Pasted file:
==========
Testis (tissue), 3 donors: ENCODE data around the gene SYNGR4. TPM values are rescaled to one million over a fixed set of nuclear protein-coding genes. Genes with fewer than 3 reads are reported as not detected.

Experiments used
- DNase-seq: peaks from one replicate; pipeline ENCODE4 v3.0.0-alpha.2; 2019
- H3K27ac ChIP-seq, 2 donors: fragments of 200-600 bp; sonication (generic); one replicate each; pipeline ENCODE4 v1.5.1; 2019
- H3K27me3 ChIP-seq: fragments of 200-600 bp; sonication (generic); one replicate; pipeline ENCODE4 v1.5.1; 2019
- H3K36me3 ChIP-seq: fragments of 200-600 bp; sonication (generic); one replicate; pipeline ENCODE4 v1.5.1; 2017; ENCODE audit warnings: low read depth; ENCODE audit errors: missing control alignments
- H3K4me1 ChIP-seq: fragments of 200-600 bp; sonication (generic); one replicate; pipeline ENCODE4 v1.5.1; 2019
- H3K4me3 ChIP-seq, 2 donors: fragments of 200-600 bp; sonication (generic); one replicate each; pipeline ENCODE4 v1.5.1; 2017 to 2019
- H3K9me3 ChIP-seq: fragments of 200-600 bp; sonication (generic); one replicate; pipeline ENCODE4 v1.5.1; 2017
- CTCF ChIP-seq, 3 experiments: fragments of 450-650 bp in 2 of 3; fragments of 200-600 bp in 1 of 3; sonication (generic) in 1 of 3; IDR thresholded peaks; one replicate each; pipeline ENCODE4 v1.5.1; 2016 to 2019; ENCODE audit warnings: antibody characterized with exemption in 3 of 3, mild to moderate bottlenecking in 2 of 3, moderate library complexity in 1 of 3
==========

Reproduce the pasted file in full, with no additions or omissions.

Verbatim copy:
Testis (tissue), 3 donors: ENCODE data around the gene SYNGR4. TPM values are rescaled to one million over a fixed set of nuclear protein-coding genes. Genes with fewer than 3 reads are reported as not detected.

Experiments used
- DNase-seq: peaks from one replicate; pipeline ENCODE4 v3.0.0-alpha.2; 2019
- H3K27ac ChIP-seq, 2 donors: fragments of 200-600 bp; sonication (generic); one replicate each; pipeline ENCODE4 v1.5.1; 2019
- H3K27me3 ChIP-seq: fragments of 200-600 bp; sonication (generic); one replicate; pipeline ENCODE4 v1.5.1; 2019
- H3K36me3 ChIP-seq: fragments of 200-600 bp; sonication (generic); one replicate; pipeline ENCODE4 v1.5.1; 2017; ENCODE audit warnings: low read depth; ENCODE audit errors: missing control alignments
- H3K4me1 ChIP-seq: fragments of 200-600 bp; sonication (generic); one replicate; pipeline ENCODE4 v1.5.1; 2019
- H3K4me3 ChIP-seq, 2 donors: fragments of 200-600 bp; sonication (generic); one replicate each; pipeline ENCODE4 v1.5.1; 2017 to 2019
- H3K9me3 ChIP-seq: fragments of 200-600 bp; sonication (generic); one replicate; pipeline ENCODE4 v1.5.1; 2017
- CTCF ChIP-seq, 3 experiments: fragments of 450-650 bp in 2 of 3; fragments of 200-600 bp in 1 of 3; sonication (generic) in 1 of 3; IDR thresholded peaks; one replicate each; pipeline ENCODE4 v1.5.1; 2016 to 2019; ENCODE audit warnings: antibody characterized with exemption in 3 of 3, mild to moderate bottlenecking in 2 of 3, moderate library complexity in 1 of 3